There comes a time in every car’s life when it’s time to just let it go. There is only so much you can do for an automobile. You can spend your entire personal wealth trying to keep it alive, but in the end, it is just going to be sent to that great scrap heap in the sky.
It can be hard to admit when that time has come. Next to our children and significant others, the relationship with our vehicles can be the single most important one a person can have. In fact, it may be THE most important. You would never ask your spouse or kids to carry you 20 miles just because you heard a restaurant in a certain part of town was really good. Your car never complains about it.
That is why I was so disturbed Wednesday morning. I had made my daily trek to my mighty steed in the effort to warm it up before going to work. When it comes to 22 year-old SUVs, this is usually a 7 to 8 hour process. Since I have no desire to wake up at 1 a.m., I have been rounding up from 10 minutes and assuming that is good enough.
This particular morning, though, something was askew. There was the scene I had grown accustomed to, my vehicle sitting there, its engine groaning as it desperately tries to run for yet another day. Beside it, though, was a puddle of greenish liquid. My mighty steed had begun to seep coolant at a rate so extreme that it had begun trickling down the slight hill it had sat parked on.
This is not what one would consider a good sign. I checked the coolant and, seeing that it was still most of the way full, I went to work. Several times throughout the day, I would go down to check on my poor leaky car. Each time, though, there was nothing underneath. Not a single drop. The pavement was dry as a bone. Naturally, as a responsible car owner would do, I pretended that the morning never happened and went on my way home.
It was very cold Thursday as I made my way outside. I turned the key to get the sputtering and coughing of the engine going. Again, this fluid was emanating from my car. I had two choices. First, I could take it to a mechanic to fix whatever was happening here. Secondly, I could continue to ignore because everyone knows that most problems go away if you pretend they just do not exist. I chose the latter.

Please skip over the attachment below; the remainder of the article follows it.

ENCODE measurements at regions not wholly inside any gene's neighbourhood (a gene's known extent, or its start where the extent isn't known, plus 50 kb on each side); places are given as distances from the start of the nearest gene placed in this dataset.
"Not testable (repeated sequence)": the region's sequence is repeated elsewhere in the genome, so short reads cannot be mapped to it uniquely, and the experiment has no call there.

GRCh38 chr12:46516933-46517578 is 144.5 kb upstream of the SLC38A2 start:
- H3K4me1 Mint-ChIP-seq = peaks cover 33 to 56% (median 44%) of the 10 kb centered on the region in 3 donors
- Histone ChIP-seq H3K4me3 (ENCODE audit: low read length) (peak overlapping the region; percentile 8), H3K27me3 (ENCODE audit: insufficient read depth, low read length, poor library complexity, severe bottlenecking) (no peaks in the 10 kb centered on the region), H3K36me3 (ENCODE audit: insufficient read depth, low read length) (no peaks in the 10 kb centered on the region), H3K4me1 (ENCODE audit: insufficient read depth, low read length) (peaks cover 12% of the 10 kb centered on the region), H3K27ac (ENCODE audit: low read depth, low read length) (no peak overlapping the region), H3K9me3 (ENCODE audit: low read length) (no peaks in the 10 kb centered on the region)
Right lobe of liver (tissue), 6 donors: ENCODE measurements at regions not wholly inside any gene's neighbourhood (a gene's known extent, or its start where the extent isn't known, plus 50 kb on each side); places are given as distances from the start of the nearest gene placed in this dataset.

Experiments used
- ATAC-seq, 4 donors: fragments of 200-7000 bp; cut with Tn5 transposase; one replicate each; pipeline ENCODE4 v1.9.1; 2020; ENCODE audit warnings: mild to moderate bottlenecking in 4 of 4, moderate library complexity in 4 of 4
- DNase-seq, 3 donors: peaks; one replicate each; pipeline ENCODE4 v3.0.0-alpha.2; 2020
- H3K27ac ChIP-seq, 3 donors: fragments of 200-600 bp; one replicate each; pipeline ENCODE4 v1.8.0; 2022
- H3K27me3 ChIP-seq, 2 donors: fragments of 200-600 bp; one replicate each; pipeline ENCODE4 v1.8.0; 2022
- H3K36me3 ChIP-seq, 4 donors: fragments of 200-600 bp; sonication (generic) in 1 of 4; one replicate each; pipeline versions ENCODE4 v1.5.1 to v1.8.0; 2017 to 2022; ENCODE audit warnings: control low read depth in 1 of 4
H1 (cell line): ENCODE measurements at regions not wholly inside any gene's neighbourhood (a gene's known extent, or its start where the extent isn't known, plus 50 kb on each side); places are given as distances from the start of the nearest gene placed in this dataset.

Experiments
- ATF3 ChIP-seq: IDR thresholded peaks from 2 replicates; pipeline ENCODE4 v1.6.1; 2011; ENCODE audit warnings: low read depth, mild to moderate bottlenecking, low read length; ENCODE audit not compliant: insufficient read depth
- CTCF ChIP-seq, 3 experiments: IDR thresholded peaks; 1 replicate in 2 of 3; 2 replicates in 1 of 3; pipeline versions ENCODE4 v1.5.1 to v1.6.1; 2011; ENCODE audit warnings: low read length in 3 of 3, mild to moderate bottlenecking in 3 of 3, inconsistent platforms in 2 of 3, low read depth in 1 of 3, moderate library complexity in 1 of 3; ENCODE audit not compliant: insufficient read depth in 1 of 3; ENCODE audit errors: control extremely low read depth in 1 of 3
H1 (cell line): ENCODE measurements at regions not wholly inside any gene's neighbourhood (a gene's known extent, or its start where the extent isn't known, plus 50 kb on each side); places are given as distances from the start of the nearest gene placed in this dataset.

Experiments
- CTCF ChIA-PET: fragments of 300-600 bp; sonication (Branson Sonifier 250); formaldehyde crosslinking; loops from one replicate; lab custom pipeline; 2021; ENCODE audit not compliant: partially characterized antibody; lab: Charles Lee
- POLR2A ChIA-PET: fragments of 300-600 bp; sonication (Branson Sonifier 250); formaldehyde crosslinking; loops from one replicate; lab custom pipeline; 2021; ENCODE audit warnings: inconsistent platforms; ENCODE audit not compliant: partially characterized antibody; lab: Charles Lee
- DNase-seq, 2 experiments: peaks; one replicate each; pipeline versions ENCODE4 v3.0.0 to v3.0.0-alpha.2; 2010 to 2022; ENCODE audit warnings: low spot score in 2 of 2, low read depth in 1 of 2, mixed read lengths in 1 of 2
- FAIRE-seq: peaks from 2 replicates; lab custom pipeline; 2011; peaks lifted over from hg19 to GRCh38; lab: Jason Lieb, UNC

Friday morning, though, I had come to the harsh reality that something had to be done. There was another puddle, the cloudy green liquid standing out against the dark pavement. I looked at my poor vehicle and made the resolution that I would indeed take it to see a professional Saturday.
I woke up early and took it to the mechanic down the street. Much like my relationship with this car, the mechanic had built his own rapport with this relic of vehicles past. If car shops were to introduce a punch card system like the one many sandwich shops have, I am fairly certain I would have reached a free repair by now. I explained the issue and went on my merry little way.
Three hours later my phone rang.
“Nathan? This is Mark over at Goodyear.”
“I was calling to pick your brain a bit.”
This is not a good sign. A professional should not ever want to pick my brain about anything. My brain is essentially useless to a mechanic unless there is some way that knowing the names of the characters in “Welcome Back Kotter” could possibly help get a car up and going.
“Where exactly was the leak?” he asked. This was puzzling. I almost said “Above the puddle of green fluid,” but I thought that would be unhelpful. I explained it to him as best I could.
“Hmmm…. Well, that’s interesting.”
“What is?” I asked. I did not want things to be interesting. Interesting is not a good thing in this particular scenario. Interesting is usually bad. Interesting has, in the past, ended with me pulling out a credit card reluctantly and silently cursing the day I decided to take driver’s education.
“We can’t make it leak. We have run every test we can think of, but nothing is happening.” There was suddenly nothing wrong with my car. It was a modern vehicular miracle, one that would someday be ordained by the vehicular pope and go down in vehicular teachings forever. My car had suddenly healed itself.
There comes a time in every car’s life when it’s time to just let it go. Fortunately for me, it was not today. I still have my mighty steed and, more importantly, my money.
Now if it would just fix all of those other leaks…